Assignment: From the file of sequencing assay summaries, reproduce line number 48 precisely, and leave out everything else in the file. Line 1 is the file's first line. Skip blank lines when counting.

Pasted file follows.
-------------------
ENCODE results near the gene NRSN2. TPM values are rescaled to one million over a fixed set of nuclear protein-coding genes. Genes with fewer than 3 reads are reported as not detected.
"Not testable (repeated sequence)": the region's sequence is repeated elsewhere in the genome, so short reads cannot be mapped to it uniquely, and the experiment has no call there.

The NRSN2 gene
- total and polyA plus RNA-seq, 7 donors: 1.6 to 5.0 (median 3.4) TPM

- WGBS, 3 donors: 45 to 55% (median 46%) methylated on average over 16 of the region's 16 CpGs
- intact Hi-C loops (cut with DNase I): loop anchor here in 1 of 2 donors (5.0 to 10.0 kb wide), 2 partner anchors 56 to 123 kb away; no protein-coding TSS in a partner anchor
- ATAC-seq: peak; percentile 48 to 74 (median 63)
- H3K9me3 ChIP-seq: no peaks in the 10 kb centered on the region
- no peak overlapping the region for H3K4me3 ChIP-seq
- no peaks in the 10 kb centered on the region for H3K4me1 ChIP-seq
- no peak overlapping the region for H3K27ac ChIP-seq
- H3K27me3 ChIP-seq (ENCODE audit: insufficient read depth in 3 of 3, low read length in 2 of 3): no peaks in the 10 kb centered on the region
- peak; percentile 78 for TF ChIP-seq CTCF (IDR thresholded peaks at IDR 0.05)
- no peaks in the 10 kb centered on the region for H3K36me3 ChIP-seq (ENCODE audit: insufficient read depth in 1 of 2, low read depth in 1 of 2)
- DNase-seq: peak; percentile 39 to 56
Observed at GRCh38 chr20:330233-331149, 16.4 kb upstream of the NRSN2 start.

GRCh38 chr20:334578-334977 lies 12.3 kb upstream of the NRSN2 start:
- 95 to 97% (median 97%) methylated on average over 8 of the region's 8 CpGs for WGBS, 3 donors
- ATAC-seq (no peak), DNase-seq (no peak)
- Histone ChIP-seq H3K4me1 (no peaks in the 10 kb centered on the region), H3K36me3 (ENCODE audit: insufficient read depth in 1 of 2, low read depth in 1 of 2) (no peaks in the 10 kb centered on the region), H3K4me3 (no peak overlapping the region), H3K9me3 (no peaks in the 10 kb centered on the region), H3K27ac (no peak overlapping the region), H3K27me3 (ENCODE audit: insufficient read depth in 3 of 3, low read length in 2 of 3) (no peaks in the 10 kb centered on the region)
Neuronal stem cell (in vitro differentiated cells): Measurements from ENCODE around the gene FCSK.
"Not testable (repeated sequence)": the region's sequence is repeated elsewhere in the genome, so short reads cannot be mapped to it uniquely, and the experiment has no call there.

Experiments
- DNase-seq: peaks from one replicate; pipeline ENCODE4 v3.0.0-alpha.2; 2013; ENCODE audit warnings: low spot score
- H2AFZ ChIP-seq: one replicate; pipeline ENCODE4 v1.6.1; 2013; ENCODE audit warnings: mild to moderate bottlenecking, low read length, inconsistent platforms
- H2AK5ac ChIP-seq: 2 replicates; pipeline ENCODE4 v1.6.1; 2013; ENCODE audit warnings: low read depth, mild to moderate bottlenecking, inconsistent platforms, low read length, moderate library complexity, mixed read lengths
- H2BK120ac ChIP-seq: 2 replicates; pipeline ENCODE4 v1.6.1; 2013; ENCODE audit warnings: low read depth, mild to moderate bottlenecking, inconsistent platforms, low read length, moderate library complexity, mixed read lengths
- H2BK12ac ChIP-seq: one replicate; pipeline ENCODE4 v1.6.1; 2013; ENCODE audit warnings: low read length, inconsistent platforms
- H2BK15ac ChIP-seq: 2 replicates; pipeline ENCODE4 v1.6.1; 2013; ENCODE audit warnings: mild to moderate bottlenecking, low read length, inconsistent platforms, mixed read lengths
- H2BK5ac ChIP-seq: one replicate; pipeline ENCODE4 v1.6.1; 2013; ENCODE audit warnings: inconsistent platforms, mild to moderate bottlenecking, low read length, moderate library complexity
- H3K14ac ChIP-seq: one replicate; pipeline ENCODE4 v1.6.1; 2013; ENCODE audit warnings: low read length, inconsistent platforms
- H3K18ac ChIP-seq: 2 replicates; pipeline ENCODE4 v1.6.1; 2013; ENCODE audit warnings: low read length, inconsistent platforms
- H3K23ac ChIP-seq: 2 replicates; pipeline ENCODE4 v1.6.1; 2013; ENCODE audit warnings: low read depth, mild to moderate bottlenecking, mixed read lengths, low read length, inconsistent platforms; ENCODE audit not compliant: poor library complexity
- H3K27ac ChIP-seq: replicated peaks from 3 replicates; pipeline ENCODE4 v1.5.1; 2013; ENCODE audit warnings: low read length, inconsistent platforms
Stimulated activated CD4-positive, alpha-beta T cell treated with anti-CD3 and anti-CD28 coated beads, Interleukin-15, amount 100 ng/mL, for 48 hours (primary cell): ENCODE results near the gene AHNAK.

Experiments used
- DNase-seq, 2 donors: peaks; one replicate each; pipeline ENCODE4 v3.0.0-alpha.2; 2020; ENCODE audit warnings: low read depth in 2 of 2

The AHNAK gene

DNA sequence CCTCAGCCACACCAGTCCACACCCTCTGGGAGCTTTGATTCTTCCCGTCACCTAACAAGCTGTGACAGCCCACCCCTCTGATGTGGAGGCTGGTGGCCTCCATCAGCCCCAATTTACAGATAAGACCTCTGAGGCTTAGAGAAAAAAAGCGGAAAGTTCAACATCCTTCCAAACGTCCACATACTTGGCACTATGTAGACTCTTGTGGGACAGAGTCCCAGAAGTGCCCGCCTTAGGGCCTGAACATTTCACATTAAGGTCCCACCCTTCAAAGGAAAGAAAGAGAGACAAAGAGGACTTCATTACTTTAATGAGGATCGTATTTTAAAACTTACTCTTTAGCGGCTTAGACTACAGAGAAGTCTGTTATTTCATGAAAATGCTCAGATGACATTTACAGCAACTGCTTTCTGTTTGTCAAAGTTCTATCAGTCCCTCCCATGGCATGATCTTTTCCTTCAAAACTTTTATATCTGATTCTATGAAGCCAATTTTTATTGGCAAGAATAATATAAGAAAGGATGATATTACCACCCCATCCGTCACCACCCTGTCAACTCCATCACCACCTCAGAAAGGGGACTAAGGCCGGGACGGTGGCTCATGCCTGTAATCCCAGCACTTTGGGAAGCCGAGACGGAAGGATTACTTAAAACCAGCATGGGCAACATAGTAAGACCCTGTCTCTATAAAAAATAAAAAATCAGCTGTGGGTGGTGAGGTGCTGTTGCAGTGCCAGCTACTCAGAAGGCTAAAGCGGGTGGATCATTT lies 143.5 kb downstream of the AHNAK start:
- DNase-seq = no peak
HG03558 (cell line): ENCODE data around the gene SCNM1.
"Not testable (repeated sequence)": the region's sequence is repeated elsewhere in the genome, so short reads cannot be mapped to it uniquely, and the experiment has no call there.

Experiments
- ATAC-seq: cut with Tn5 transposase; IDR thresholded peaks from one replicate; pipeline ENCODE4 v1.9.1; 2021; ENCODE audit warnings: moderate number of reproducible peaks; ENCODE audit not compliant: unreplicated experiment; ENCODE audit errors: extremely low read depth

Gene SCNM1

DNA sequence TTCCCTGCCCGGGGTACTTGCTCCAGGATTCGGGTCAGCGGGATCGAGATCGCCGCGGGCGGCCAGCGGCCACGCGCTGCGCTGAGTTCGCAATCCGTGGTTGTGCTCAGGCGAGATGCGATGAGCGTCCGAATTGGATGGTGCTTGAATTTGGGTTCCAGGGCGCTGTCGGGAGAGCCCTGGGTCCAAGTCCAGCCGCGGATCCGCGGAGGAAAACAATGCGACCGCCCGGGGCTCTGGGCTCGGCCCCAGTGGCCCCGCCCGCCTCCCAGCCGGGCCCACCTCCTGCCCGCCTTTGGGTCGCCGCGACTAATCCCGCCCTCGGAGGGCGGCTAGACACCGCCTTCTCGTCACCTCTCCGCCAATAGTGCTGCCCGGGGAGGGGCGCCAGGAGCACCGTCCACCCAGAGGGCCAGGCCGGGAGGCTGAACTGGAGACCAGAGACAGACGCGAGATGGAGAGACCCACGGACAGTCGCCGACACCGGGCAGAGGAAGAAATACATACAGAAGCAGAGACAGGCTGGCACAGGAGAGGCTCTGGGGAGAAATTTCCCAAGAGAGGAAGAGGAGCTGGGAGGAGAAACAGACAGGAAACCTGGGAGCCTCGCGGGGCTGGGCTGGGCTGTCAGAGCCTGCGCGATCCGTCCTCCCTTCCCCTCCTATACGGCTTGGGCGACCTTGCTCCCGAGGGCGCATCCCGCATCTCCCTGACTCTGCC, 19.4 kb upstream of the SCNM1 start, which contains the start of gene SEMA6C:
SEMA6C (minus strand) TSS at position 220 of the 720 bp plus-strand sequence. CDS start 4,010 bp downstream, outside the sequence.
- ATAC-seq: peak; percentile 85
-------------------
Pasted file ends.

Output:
- ATAC-seq: peak; percentile 85